Yet, I realize that my fear of giving up sweets as just another vain pursuit is, in part, a product of worldly thinking itself.
In a world where the trim and lean physique seems to be everything, the goodness of sweetness is obscured. Oftentimes, sweetness is so opposed to the pursuit of the ideal physique that consuming or abstaining from sweets seems intelligible only in relation to one’s pursuit of that ideal.
Put simply, in the cultural calculus, consuming sugar is transgressive.
I have witnessed this thinking in my own life. I have felt the darkness of shame spread in my heart with each morsel of chocolate, each spoonful of mint-chip gelato, each bite of peach pie I savor. Shame, less because I failed at the virtue of moderation (though I have certainly done that), but because I failed in my pursuit of the cultural ideal. For those bewitched by culture's obsession with the ideal physique, sweetness is transformed from a good gift to be enjoyed (in moderation) into a cultural taboo to be avoided.
Within the matrix of this cultural value, then, abstaining from sweets makes perfect sense. The problem is when one goes outside of this framework, as in Lent, where giving up sweets is a practice of spiritual devotion. To our moral imaginations, this is practically unintelligible.
To make sense of this Lenten practice, the cultural matrix of value must be transcended. Scripture does just that. Scripture does not frame sweetness in relation to some ideal physique, but in relation to God. Scripture describes the word of the Lord as delightfully sweet. Praising the goodness of the Lord’s commands, one psalmist declares, “How sweet are your words to my taste, sweeter than honey to my mouth!” (Ps 119:103). Similarly, Psalm 19 speaks of God’s rules: “more to be desired are they than gold, even much fine gold; sweeter also than honey and drippings of honeycomb.”
This sweeter-than-honey word is the same word on which man was made to live (Deut 8:3).
It is the same word that Eve and Adam rejected in the garden. And the same word that Israel turned from in the wilderness.
And it is this sweet-as-honey, life-giving Word that, “In the beginning was… [and] was with God… [and] was God… [and] became flesh” (John 1:1, 14). The Word who “was life" (John 1:4).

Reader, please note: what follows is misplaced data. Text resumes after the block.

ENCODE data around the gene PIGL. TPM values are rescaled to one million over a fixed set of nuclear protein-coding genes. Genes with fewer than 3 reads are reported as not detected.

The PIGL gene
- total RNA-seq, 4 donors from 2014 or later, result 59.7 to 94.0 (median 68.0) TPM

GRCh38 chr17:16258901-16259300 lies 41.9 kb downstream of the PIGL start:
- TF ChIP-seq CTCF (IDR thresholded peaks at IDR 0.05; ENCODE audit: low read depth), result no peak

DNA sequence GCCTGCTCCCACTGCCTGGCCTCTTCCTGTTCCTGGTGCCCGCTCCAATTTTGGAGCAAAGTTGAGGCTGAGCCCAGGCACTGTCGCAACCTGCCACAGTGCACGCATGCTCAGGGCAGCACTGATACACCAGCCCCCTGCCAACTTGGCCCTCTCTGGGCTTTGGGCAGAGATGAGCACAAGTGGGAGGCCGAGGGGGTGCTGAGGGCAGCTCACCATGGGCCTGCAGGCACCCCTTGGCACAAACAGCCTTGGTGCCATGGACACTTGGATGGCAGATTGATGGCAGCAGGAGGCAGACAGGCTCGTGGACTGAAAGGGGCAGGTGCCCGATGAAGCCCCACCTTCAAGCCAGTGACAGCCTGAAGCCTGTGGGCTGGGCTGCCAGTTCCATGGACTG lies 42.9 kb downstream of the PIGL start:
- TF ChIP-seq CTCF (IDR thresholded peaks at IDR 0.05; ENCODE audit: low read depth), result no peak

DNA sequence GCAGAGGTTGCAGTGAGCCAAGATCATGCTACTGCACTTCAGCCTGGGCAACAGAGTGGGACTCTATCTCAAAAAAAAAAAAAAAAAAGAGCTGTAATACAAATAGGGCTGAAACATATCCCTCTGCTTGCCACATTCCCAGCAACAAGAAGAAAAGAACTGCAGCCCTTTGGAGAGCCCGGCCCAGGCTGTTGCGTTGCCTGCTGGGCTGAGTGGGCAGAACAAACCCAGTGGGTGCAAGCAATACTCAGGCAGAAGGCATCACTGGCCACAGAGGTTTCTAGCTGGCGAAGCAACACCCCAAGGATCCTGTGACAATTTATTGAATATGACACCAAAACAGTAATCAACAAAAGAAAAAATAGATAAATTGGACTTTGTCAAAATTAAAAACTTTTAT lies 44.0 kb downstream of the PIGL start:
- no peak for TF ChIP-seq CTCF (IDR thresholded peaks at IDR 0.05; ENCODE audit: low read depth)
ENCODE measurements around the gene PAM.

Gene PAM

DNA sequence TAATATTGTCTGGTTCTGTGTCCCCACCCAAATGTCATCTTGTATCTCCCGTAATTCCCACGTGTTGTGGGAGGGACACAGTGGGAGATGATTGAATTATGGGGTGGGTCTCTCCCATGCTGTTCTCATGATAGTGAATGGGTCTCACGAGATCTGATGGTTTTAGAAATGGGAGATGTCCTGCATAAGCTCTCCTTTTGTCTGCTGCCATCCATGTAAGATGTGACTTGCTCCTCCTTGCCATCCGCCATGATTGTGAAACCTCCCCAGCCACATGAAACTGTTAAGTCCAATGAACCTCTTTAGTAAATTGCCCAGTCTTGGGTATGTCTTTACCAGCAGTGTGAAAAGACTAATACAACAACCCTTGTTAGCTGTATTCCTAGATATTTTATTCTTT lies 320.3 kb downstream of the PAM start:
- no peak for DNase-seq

Unlike our first parents and their progeny, the Word-made-flesh did not fail to give thanks and honor God (Rom 1:19). In his own clash with Satan, He refused to seek life outside the One who is life. He alone displayed that, “Man shall not live by bread alone, but by every word that comes from the mouth of the Lord” (Matt 4:4).
Ultimately, it is only in this Word—by, through, and for whom all things were created—that sweetness, and all its goodness, finds its source and meaning (Col 1:16).
Only within this Scriptural picture of reality does giving up sweets make sense as an act of spiritual devotion. Christ is the sweetness of life. Fasting from earthly, sugary delights is an embodied demonstration of our dependence on the One who is sweetness—whose sweetness is life itself.
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This year, against my "sweet-tooth" nature, I decided to give up sweetness for Lent. As I prepared for Lent, I decided that I wanted to fast not only from dessert but from sweetness altogether. I haven't just given up sugary treats like chocolate, ice cream, and brownies. I pushed pause on anything whose flavor profile sends my taste buds soaring to the heights of sweetness: fruit, cereal, juice, jam, honey, mixed drinks, and the like.
Unsurprisingly, I find myself longing for sweetness almost constantly. I miss the honey on my Greek yogurt, the piece of 70 percent dark chocolate after dinner, the Bengal Spice tea before bed. Of course, I’ve not been perfect at it. I have given into the impulse of hunger mixed with sloth, eating a bowl of cereal or nibbling on sweets when I’ve been too lazy to make a proper meal. Yet, despite the difficulty (and the lapses), I find myself turning to God in these moments, praying: “Christ, you are my sweetness.”
As I fast from earthly sweets, I notice my heart longing more and more for the glorious sweetness of Christ. And when I indulge in sweet things on Sundays and feast days, I find myself giving thanks to the Lord all the more, knowing that the glimmer of sweetness in these perishable goods is a signpost to the sweetness of Life that abides in Him.